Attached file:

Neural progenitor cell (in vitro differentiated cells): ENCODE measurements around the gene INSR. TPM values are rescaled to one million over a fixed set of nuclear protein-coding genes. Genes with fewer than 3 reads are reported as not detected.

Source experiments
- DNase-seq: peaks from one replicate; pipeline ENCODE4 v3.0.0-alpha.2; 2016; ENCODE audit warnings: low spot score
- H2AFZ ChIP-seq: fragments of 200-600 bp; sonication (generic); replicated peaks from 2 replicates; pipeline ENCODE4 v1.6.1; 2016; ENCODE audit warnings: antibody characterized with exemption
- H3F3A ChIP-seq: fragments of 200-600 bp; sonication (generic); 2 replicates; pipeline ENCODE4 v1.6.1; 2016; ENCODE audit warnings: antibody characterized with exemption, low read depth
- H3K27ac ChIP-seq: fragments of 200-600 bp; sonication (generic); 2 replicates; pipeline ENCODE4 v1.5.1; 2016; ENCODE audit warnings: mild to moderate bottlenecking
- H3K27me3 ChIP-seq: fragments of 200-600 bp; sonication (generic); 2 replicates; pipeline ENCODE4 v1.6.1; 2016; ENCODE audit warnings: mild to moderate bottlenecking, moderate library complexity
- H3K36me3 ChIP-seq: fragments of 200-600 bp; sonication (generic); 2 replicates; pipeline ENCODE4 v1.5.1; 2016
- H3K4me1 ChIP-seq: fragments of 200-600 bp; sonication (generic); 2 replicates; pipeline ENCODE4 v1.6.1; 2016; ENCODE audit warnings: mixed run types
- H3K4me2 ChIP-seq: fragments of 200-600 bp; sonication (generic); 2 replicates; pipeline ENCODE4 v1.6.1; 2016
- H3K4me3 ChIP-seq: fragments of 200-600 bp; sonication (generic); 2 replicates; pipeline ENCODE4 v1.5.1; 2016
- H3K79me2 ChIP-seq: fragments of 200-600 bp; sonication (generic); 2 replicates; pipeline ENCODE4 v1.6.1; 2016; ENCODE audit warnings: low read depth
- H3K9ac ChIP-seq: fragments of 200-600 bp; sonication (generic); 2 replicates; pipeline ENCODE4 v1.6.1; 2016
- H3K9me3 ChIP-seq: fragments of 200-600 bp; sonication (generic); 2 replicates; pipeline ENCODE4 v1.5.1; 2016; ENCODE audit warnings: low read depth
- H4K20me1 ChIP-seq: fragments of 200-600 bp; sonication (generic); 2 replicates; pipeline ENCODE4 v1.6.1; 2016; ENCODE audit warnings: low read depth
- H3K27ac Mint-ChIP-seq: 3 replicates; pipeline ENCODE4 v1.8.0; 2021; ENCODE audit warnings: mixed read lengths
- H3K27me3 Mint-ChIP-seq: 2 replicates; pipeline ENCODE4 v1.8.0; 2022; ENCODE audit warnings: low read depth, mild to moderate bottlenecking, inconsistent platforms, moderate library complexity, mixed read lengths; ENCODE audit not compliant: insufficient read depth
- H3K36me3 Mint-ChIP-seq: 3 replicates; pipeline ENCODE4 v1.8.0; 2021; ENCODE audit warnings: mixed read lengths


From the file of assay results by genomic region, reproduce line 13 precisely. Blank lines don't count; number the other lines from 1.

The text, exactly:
- H3K9ac ChIP-seq: fragments of 200-600 bp; sonication (generic); 2 replicates; pipeline ENCODE4 v1.6.1; 2016